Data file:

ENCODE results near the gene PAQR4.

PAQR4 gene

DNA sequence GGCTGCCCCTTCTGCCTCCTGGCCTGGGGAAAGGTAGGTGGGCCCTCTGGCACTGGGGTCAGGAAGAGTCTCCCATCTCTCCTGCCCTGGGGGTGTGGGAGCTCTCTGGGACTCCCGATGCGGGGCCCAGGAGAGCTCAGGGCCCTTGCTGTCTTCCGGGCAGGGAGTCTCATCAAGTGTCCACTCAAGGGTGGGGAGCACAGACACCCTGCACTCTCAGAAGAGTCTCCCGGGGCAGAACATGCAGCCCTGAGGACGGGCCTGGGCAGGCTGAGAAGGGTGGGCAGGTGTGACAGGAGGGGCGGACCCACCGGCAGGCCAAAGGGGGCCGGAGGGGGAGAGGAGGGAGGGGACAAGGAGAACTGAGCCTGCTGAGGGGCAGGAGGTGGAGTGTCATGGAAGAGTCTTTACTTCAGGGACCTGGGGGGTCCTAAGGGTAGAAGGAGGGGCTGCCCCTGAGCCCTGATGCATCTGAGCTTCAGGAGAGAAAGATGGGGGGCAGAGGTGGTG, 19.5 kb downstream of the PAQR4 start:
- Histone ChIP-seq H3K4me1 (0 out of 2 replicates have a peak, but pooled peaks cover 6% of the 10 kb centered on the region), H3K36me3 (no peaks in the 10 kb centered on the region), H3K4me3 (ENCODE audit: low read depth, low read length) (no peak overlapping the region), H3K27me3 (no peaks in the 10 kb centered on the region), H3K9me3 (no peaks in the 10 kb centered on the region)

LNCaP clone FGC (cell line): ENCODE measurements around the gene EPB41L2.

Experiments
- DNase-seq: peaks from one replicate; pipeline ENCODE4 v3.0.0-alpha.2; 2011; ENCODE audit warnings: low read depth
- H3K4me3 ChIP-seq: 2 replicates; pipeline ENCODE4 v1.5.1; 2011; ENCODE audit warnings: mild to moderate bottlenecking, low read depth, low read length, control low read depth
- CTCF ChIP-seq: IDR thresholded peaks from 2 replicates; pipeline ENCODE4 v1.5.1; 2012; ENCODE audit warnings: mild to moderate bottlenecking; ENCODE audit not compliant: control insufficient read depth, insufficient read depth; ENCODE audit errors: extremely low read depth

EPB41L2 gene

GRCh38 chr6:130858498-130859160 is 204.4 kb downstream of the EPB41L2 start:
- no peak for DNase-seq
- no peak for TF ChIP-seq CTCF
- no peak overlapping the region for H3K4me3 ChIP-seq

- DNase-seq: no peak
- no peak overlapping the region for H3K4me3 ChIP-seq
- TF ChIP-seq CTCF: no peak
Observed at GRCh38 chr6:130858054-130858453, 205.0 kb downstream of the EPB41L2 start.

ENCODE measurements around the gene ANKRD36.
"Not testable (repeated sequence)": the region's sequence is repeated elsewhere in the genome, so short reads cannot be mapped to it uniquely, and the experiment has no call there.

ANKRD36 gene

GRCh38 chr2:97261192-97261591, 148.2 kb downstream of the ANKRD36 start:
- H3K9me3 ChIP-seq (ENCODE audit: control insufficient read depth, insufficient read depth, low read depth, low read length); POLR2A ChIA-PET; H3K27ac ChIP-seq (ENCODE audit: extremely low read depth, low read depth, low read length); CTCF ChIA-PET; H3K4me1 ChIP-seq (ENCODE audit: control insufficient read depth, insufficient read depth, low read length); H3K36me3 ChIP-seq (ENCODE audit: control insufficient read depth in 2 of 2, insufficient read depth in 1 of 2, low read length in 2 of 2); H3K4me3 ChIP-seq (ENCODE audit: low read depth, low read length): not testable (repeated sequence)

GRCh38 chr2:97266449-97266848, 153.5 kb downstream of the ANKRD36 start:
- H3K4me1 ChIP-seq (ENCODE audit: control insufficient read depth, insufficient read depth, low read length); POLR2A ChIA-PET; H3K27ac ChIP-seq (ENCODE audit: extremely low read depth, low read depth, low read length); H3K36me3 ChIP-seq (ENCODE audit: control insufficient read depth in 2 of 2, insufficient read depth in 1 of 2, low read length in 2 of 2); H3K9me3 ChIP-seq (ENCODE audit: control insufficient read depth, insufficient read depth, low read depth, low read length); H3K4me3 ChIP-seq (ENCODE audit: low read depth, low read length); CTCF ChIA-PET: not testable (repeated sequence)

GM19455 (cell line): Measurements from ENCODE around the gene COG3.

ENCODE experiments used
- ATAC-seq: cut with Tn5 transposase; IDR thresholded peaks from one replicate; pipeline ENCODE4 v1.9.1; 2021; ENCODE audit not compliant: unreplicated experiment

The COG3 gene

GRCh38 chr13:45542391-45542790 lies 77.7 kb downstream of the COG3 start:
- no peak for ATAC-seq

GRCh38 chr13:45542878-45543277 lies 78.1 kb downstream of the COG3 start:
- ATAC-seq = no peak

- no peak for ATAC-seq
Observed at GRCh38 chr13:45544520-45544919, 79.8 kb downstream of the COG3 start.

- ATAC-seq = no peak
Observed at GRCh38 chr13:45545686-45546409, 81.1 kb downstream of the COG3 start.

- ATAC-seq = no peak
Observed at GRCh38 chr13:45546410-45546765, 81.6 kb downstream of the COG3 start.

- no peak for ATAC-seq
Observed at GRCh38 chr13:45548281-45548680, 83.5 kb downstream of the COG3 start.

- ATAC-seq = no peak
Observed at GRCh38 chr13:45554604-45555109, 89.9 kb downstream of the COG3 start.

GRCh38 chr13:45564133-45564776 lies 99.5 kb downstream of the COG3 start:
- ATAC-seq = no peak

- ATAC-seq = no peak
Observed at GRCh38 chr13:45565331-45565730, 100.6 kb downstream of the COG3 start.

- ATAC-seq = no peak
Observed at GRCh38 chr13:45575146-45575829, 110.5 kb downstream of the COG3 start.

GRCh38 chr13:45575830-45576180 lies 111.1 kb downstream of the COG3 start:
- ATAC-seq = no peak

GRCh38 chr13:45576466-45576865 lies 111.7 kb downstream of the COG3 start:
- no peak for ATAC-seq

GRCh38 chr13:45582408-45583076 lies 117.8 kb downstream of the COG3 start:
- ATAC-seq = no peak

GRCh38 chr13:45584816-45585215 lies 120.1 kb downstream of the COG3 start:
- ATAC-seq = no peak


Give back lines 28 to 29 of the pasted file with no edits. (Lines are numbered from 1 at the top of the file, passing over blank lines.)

- ATAC-seq: cut with Tn5 transposase; IDR thresholded peaks from one replicate; pipeline ENCODE4 v1.9.1; 2021; ENCODE audit not compliant: unreplicated experiment

The COG3 gene